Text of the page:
Stillwater County Sheriff's Deputy Randy Smith said the dispatcher was "opinionated and cursed a lot."

A second dispatcher, Katherine Jess, said the woman "regularly acted and verbalized suggestively and sexually to the officers they worked with and she was verbally descriptive of sex acts in the presence of others."

Caraway's character

Pronovost also described Caraway to Knutson when they met in July. The chief described Caraway as someone with a "reputation of being a womanizer" and that Caraway might have a disciplinary letter in his file for "some form" of harassment.

During his 10 years as an officer, Caraway had been the subject of a number of complaints.

Stillwater County Sheriff's Sgt. Gary Timm said an animal control officer reported Caraway had grabbed her breast while the two had worked together. When Knutson contacted the animal control officer, he said she became emotional.

The animal control officer "believed everyone knew what had happened to her when it happened and they did nothing," Knutson wrote in his report. The incident between Caraway and the woman was reported to Pronovost when Caraway was hired.

The dispatcher who filed the original complaint reported Caraway had pulled out his penis through his pants zipper in the kitchen of the dispatch center in May 2015 and asked the woman if she thought it was "good sized." The two were whispering, the woman said. The woman said she left the kitchen right away.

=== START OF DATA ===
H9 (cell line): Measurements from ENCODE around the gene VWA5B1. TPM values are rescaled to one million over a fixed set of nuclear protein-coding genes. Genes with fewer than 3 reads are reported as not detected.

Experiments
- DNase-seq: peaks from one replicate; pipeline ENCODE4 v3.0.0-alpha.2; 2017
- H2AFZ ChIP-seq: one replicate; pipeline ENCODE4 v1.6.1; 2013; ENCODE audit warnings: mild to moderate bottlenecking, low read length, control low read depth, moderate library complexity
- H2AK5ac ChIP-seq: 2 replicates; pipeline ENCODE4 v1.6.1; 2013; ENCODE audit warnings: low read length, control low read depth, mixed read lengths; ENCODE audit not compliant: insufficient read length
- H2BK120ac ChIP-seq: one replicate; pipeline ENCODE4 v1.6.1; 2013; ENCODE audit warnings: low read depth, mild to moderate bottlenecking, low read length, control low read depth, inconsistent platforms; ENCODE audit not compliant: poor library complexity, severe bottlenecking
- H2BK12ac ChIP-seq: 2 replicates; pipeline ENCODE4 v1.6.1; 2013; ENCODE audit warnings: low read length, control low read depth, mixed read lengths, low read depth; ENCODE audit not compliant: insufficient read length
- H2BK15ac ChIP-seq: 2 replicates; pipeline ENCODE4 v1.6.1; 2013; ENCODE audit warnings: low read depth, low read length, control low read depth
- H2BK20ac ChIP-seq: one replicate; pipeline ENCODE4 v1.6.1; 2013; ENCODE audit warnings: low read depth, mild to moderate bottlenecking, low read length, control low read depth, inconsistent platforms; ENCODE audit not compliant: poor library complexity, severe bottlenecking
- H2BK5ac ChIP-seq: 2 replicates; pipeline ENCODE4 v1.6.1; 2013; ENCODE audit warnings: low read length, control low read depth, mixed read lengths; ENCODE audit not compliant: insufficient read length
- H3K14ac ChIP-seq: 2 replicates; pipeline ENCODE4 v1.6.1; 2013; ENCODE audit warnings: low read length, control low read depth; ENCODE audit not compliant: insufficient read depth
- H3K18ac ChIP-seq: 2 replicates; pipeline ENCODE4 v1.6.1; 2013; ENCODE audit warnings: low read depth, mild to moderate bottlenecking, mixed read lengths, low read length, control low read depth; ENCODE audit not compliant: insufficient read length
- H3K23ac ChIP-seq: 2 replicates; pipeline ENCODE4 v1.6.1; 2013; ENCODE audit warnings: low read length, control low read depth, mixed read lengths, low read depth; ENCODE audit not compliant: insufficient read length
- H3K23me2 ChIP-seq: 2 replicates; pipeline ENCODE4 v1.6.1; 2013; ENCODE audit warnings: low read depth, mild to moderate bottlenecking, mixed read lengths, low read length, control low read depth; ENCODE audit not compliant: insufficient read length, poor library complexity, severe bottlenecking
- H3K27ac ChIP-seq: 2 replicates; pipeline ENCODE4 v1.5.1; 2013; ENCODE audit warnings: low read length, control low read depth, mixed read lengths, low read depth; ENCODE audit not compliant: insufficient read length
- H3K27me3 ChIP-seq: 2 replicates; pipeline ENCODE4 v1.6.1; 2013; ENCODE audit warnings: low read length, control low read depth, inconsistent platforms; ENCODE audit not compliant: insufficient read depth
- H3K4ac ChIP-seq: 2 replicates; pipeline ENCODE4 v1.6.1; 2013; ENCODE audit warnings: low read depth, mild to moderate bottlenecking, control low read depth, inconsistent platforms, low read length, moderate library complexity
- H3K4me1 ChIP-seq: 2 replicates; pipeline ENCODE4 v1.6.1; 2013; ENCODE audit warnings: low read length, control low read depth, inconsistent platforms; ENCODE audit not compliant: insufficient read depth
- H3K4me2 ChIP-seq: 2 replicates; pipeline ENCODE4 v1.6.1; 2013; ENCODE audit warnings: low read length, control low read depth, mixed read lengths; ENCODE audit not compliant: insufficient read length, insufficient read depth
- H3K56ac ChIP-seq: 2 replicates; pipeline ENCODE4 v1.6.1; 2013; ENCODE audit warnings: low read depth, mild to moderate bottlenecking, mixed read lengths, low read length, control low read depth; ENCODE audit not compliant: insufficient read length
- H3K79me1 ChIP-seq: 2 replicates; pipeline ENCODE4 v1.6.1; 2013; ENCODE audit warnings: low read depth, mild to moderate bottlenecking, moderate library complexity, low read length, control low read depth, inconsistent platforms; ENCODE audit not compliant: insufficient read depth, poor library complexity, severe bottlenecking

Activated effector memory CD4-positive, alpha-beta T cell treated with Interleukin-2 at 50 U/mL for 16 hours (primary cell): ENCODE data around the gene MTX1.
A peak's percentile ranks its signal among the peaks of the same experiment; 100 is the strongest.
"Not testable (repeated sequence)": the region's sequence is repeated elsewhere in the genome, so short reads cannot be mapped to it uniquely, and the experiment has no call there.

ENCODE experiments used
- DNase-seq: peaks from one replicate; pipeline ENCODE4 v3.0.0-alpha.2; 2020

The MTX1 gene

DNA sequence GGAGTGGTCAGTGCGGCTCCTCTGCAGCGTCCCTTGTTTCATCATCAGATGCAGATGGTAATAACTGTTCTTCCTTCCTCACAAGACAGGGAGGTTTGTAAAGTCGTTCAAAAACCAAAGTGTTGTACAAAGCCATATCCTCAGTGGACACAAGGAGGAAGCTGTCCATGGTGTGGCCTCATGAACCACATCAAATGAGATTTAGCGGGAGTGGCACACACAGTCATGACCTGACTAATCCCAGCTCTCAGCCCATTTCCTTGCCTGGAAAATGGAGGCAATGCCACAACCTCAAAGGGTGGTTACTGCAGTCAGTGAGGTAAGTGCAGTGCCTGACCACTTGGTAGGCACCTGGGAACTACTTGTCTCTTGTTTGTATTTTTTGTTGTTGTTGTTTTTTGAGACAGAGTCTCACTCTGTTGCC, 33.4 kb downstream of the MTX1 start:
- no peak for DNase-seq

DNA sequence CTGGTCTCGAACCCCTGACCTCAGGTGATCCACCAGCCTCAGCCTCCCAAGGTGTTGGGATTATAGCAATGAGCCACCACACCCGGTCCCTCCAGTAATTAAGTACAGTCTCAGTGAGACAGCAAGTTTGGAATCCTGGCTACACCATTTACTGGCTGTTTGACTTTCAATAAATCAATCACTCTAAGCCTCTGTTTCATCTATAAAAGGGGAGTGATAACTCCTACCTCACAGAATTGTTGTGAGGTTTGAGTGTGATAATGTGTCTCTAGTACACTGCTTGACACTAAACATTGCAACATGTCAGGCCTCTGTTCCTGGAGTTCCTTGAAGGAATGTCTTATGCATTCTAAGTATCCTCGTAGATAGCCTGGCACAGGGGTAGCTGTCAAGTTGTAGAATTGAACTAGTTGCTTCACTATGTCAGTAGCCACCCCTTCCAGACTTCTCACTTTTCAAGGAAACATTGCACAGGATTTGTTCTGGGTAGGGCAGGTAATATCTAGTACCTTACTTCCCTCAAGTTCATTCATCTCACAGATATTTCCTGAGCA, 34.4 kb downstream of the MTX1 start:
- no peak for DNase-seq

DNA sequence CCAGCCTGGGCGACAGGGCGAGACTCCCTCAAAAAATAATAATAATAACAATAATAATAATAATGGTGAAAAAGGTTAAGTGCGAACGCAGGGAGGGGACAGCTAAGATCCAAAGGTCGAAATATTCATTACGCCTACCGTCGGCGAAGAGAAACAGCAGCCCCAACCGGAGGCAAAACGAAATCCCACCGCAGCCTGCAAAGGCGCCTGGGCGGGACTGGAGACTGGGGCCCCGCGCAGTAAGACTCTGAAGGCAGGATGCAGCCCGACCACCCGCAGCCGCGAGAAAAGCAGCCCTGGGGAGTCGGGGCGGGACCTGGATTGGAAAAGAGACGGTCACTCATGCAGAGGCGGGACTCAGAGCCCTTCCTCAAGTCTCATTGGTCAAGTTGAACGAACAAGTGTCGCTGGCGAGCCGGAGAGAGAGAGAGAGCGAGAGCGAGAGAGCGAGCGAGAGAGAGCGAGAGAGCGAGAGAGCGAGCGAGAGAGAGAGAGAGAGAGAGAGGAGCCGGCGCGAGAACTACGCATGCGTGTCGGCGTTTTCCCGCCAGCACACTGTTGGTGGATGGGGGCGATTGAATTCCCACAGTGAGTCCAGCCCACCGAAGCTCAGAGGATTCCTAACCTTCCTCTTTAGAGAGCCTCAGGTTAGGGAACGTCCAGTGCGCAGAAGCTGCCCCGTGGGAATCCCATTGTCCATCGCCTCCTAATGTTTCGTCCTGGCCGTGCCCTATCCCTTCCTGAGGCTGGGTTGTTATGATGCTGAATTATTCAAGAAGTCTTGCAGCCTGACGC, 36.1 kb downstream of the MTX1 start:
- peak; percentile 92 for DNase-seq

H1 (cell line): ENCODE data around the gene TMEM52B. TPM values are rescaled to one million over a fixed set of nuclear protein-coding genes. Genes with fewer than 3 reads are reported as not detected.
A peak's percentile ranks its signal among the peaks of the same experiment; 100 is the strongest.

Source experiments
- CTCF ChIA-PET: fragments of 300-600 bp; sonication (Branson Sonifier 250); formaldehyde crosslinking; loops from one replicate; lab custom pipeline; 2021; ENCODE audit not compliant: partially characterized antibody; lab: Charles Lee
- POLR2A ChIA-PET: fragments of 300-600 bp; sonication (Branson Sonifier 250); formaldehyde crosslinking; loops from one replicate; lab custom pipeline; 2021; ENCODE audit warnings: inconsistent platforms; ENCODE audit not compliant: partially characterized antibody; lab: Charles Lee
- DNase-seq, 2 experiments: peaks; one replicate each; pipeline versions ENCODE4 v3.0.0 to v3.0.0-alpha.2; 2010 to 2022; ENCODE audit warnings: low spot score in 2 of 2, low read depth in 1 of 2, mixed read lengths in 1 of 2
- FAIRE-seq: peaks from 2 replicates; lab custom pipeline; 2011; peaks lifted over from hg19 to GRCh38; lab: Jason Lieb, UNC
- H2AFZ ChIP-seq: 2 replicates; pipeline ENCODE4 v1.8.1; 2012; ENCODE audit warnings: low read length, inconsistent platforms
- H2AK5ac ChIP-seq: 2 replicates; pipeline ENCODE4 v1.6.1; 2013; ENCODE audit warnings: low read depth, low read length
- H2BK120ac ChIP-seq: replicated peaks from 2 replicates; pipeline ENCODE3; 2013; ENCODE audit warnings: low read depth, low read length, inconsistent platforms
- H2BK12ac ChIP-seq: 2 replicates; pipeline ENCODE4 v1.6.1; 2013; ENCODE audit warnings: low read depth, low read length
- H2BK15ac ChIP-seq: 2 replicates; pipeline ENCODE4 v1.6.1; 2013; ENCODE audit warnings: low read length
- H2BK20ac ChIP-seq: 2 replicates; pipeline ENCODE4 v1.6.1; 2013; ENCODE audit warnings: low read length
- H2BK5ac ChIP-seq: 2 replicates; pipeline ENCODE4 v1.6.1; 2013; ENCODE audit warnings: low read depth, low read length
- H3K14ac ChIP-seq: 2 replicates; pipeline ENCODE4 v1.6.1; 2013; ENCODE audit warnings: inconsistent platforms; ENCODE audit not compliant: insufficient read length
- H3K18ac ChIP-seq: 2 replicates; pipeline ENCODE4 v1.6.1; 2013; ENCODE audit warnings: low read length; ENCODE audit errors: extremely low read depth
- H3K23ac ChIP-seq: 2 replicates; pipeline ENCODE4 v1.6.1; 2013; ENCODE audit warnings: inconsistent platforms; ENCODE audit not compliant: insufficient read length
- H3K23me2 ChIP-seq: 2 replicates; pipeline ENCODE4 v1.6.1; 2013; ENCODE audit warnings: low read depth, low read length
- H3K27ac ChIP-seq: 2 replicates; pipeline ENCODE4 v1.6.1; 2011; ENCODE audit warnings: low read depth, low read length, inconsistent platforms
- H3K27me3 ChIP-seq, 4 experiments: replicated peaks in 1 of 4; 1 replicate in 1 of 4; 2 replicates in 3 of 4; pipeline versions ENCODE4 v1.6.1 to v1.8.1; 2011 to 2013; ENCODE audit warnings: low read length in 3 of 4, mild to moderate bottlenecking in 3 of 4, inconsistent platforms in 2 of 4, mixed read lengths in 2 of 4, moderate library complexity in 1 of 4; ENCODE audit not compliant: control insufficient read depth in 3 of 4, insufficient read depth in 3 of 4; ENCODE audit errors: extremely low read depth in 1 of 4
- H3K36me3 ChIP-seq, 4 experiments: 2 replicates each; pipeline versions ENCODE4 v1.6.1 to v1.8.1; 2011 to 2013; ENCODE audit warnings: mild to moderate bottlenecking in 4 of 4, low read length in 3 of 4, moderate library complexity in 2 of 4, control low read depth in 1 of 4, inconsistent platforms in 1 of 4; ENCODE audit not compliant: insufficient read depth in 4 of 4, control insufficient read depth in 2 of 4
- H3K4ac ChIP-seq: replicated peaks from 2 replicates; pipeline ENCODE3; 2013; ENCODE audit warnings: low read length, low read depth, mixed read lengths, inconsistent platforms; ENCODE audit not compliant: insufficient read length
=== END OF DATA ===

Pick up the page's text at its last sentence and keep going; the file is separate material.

Fellow police dispatcher April Svenson confirmed she'd seen Caraway follow the dispatcher into the kitchen area and shut the door. Svenson told Knutson she found it strange the door was closed. She also confirmed the woman left the kitchen area first. She said the two were whispering and she couldn't hear what was being said.

A former female patrol officer was interviewed by Knutson and reported Caraway had once shown up unannounced at her house and gotten into bed with her. She woke up and began to scream obscenities at him and ordered him out of her house. The woman said Caraway had made comments about her nice "ass" in the past. 

When Knutson asked her why she hadn't come forward before, the woman told him she wasn't sure how a report like that coming from a female officer would be received. She said decided to just deal with it on her own. 

During his interview, Caraway denied the incident and said he had no idea why the former female patrol officer would report something like this.